205222However, it is necessary to differentiate between C and \CFA code because of name overloading, as for \CC.
    206 For example, the C math-library provides the following routines for computing the absolute value of the basic type: ©abs©, ©labs©, ©llabs©, ©fabs©, ©fabsf©, ©fabsl©, ©cabsf©, ©cabs©, and ©cabsl©.
    207 Whereas, \CFA wraps each of these routines into one with the common name ©abs©.
     223For example, the C math-library provides the following routines for computing the absolute value of the basic types: ©abs©, ©labs©, ©llabs©, ©fabs©, ©fabsf©, ©fabsl©, ©cabsf©, ©cabs©, and ©cabsl©.
     224Whereas, \CFA wraps each of these routines into ones with the common name ©abs©:
    208225\begin{lstlisting}
    209226char abs( char );
    210227extern "C" {
    211 int abs( int );                         // use default C routine for int
     228int abs( int );                                 // use default C routine for int
    212229} // extern "C"
    213230long int abs( long int );
     
    233250\section[Compiling CFA Program]{Compiling \CFA Program}
    234251
    235 The command ©cfa© is used to compile \CFA program(s).
    236 This command works like the GNU ©gcc©\index{gcc} command, e.g.:
     252The command ©cfa© is used to compile \CFA program(s), and is based on the GNU ©gcc©\index{gcc} command, e.g.:
    237253\begin{lstlisting}
    238254cfa§\indexc{cfa}\index{compilation!cfa@©cfa©}§ [ gcc-options ] C/§\CFA§-files [ assembler/loader-files ]
     
    240256By default, \CFA programs having the following ©gcc© flags turned on:
    241257\begin{description}
    242 \item\hspace*{-4pt}\Indexc{-std=gnu99}\index{compilation option!-std=gnu99@{©-std=gnu99©}}
     258\item\hspace*{-0.6ex}\Indexc{-std=gnu99}\index{compilation option!-std=gnu99@{©-std=gnu99©}}
    243259The 1999 C standard plus GNU extensions.
    244 \item\hspace*{-4pt}\Indexc{-fgnu89-¶inline¶}\index{compilation option!-fgnu89-inline@{©-fgnu89-¶inline¶©}}
     260\item\hspace*{-0.6ex}\Indexc{-fgnu89-¶inline¶}\index{compilation option!-fgnu89-inline@{©-fgnu89-¶inline¶©}}
    245261Use the traditional GNU semantics for inline routines in C99 mode, which allows inline routines in header files.
    246262\end{description}
    247263The following new \CFA option is available:
    248264\begin{description}
    249 \item\hspace*{-4pt}\Indexc{-CFA}\index{compilation option!-CFA@{©-CFA©}}
     265\item\hspace*{-0.6ex}\Indexc{-CFA}\index{compilation option!-CFA@{©-CFA©}}
    250266Only the C preprocessor and the \CFA translator steps are performed and the transformed program is written to standard output, which makes it possible to examine the code generated by the \CFA translator.
    251267\end{description}
     
    253269The following preprocessor variables are available:
    254270\begin{description}
    255 \item\hspace*{-4pt}\Indexc{__CFA__}\index{preprocessor variables!__CFA__@{©__CFA__©}}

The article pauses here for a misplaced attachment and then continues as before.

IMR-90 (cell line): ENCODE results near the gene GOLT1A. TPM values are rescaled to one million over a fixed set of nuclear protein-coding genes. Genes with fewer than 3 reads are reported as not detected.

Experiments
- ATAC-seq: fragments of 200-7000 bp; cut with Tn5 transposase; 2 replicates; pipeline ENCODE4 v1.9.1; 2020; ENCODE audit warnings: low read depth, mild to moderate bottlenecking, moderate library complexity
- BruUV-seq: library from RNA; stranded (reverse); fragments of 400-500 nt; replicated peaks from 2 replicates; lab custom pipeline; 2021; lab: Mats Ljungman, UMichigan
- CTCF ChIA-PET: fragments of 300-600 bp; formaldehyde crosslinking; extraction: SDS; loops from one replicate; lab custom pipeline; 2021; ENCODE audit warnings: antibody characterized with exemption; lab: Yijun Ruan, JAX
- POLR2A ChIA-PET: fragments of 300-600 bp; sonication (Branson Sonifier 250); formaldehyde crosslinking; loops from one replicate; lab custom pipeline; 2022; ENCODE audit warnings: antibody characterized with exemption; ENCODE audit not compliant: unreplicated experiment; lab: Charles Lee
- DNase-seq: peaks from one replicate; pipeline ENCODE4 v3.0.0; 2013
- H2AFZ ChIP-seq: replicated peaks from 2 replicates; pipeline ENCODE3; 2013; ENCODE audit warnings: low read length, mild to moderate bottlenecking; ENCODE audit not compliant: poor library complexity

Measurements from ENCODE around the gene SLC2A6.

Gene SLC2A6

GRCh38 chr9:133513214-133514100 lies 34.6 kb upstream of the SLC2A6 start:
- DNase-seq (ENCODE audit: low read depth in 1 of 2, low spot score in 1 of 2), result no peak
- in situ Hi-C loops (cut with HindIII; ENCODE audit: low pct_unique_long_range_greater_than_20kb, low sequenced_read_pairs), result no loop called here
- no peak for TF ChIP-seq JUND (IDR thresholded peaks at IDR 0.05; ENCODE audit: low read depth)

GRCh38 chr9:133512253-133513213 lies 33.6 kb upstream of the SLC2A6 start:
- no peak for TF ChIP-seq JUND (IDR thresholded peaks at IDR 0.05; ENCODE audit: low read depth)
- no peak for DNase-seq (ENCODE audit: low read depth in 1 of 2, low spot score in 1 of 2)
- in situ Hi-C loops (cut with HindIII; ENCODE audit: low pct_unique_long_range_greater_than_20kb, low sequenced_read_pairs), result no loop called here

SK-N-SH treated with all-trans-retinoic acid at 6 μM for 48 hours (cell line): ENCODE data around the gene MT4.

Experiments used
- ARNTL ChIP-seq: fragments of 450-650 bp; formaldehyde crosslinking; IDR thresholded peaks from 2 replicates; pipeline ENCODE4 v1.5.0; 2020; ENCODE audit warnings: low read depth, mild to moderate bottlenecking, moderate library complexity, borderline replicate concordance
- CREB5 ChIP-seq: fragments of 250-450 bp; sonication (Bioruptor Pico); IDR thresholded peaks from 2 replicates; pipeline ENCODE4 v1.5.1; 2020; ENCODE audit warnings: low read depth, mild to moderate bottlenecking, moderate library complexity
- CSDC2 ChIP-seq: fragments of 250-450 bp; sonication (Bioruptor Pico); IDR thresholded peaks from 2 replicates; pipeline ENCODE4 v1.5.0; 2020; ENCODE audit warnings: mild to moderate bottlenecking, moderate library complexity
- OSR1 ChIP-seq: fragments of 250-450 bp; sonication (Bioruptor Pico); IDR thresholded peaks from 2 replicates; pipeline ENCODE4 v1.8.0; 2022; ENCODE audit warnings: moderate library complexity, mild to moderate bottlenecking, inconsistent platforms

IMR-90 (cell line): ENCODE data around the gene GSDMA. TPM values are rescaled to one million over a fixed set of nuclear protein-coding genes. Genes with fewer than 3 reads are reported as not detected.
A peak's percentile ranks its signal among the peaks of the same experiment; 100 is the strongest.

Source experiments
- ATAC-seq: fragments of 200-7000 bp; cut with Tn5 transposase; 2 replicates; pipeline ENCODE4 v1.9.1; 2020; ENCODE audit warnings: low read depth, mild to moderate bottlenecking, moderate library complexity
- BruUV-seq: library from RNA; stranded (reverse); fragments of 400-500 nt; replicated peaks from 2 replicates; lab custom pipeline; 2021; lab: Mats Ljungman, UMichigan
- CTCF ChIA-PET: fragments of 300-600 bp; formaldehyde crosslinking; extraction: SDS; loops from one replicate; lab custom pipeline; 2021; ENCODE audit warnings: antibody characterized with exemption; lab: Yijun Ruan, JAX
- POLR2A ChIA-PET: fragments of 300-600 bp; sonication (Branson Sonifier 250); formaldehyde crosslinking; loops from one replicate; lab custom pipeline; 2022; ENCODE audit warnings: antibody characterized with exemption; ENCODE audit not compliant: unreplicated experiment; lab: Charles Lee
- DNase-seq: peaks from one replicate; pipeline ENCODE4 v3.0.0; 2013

271\item\hspace*{-0.6ex}\Indexc{__CFA__}\index{preprocessor variables!__CFA__@{©__CFA__©}}
    256272is always available during preprocessing and its value is the current major \Index{version number} of \CFA.\footnote{
    257273The C preprocessor allows only integer values in a preprocessor variable so a value like ``\Version'' is not allowed.
    258274Hence, the need to have three variables for the major, minor and patch version number.}
    259275
    260 \item\hspace*{-4pt}\Indexc{__CFA_MINOR__}\index{preprocessor variables!__CFA_MINOR__@{©__CFA_MINOR__©}}
     276\item\hspace*{-0.6ex}\Indexc{__CFA_MINOR__}\index{preprocessor variables!__CFA_MINOR__@{©__CFA_MINOR__©}}
    261277is always available during preprocessing and its value is the current minor \Index{version number} of \CFA.
    262278
    263 \item\hspace*{-4pt}\Indexc{__CFA_PATCH__}\index{preprocessor variables!__CFA_PATCH__@©__CFA_PATCH__©}
     279\item\hspace*{-0.6ex}\Indexc{__CFA_PATCH__}\index{preprocessor variables!__CFA_PATCH__@©__CFA_PATCH__©}
    264280is always available during preprocessing and its value is the current patch \Index{version number} of \CFA.
    265281
    266 \item\hspace*{-4pt}\Indexc{__CFORALL__}\index{preprocessor variables!__CFORALL__@©__CFORALL__©}
    267 is always available during preprocessing and it has no value.
     282\item\hspace*{-0.6ex}\Indexc{__CFA__}\index{preprocessor variables!__CFA__@©__CFA__©} and \Indexc{__CFORALL__}\index{preprocessor variables!__CFORALL__@©__CFORALL__©}
     283are always available during preprocessing and have no value.
    268284\end{description}
    269285
     
    272288\begin{lstlisting}
    273289#ifndef __CFORALL__
    274 #include <stdio.h>                      // C header file
     290#include <stdio.h>                              // C header file
    275291#else
    276 #include <fstream>                      // §\CFA{}§ header file
     292#include <fstream>                              // §\CFA{}§ header file
    277293#endif
    278294\end{lstlisting}
     
    284300Numeric constants are extended to allow \Index{underscore}s within constants\index{constant!underscore}, e.g.:
    285301\begin{lstlisting}
    286 2®_®147®_®483®_®648;                            // decimal constant
    287 56_ul;                                          // decimal unsigned long constant